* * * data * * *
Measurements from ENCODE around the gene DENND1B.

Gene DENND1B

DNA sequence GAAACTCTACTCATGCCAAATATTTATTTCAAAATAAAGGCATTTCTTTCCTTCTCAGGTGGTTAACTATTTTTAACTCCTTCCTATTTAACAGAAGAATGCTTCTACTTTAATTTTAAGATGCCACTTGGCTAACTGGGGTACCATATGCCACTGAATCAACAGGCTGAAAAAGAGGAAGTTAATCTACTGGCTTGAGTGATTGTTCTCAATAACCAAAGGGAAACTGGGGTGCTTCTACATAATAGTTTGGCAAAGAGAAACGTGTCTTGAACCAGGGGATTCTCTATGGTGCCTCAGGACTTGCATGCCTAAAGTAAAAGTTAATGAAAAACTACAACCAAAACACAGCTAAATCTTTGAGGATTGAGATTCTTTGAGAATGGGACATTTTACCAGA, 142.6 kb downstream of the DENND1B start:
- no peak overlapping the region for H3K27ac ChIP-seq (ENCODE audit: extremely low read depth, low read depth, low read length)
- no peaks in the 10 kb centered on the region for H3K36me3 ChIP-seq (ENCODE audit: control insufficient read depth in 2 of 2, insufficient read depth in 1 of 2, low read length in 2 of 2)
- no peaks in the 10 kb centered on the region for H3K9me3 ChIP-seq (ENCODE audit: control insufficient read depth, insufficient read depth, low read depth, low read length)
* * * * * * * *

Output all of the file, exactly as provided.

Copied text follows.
Measurements from ENCODE around the gene DENND1B.

Gene DENND1B

DNA sequence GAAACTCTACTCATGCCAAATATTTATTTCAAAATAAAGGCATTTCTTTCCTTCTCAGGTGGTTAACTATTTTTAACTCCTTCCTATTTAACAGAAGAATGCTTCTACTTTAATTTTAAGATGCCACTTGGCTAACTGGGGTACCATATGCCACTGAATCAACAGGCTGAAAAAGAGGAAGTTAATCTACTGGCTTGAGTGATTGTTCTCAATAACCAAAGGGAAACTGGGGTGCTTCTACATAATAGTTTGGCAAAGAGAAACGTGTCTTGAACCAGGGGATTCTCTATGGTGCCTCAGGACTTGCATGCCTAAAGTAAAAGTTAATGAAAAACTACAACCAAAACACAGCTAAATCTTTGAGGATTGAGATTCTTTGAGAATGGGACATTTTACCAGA, 142.6 kb downstream of the DENND1B start:
- no peak overlapping the region for H3K27ac ChIP-seq (ENCODE audit: extremely low read depth, low read depth, low read length)
- no peaks in the 10 kb centered on the region for H3K36me3 ChIP-seq (ENCODE audit: control insufficient read depth in 2 of 2, insufficient read depth in 1 of 2, low read length in 2 of 2)
- no peaks in the 10 kb centered on the region for H3K9me3 ChIP-seq (ENCODE audit: control insufficient read depth, insufficient read depth, low read depth, low read length)